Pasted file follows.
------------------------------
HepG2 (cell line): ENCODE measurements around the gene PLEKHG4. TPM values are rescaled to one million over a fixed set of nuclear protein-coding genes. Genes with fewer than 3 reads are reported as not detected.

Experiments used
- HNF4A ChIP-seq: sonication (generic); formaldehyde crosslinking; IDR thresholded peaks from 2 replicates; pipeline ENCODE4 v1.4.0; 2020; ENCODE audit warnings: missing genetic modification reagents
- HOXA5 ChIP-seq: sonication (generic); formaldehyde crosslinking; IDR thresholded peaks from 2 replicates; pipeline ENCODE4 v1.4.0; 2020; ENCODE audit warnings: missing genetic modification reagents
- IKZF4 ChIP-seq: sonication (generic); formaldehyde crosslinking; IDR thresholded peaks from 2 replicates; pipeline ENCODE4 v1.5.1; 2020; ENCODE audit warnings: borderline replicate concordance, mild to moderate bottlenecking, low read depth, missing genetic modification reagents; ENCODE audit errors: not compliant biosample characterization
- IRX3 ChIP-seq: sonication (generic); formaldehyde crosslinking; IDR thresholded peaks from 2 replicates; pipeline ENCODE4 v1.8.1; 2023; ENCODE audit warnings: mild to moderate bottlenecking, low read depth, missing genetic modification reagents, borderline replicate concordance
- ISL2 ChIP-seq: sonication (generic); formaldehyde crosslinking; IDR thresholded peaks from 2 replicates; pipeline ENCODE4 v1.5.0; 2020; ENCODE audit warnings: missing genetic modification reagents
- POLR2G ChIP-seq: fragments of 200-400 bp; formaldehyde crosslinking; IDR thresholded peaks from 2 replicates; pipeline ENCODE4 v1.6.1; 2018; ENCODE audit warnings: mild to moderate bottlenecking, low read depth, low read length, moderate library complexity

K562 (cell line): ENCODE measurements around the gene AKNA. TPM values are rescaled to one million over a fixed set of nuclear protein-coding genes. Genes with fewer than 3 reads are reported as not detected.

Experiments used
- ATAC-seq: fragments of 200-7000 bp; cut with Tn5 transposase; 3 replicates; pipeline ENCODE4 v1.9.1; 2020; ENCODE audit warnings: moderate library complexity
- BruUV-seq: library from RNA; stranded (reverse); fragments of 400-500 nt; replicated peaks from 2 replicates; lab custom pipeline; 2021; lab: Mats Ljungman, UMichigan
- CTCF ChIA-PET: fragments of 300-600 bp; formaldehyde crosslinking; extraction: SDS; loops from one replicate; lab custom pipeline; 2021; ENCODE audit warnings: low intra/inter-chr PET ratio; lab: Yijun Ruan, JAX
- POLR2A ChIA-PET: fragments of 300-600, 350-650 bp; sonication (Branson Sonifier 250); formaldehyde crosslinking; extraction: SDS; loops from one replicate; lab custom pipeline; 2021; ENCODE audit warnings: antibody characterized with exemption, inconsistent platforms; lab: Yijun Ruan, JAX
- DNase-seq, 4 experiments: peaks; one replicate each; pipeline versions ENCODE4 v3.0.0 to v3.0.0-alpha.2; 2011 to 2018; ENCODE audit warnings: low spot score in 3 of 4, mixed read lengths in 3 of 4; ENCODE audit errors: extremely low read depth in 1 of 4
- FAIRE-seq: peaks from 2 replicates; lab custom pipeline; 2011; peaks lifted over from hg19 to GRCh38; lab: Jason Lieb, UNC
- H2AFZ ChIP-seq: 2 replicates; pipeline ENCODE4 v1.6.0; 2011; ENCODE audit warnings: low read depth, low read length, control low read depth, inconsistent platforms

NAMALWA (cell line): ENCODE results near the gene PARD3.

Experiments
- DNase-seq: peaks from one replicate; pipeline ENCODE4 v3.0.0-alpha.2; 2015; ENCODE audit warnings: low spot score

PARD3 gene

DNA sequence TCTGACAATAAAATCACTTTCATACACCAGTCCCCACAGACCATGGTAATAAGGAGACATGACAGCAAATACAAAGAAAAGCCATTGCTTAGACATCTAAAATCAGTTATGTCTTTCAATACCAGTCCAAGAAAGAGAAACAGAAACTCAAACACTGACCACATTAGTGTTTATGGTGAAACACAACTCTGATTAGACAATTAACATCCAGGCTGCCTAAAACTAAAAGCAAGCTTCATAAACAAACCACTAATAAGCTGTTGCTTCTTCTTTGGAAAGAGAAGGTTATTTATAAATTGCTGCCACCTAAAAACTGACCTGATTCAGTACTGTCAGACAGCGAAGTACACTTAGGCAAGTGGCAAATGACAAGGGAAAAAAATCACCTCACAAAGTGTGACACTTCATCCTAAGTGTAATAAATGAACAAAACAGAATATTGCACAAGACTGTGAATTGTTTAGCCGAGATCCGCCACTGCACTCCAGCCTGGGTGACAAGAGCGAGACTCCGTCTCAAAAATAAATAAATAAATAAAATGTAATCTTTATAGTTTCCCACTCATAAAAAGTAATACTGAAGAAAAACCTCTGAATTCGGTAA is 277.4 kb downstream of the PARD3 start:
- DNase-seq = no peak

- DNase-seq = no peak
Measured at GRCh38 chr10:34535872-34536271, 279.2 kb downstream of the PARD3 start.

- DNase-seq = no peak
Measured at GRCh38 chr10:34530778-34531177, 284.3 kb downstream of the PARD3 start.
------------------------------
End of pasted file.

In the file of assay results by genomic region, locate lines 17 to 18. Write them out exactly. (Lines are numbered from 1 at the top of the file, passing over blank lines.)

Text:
- H2AFZ ChIP-seq: 2 replicates; pipeline ENCODE4 v1.6.0; 2011; ENCODE audit warnings: low read depth, low read length, control low read depth, inconsistent platforms

NAMALWA (cell line): ENCODE results near the gene PARD3.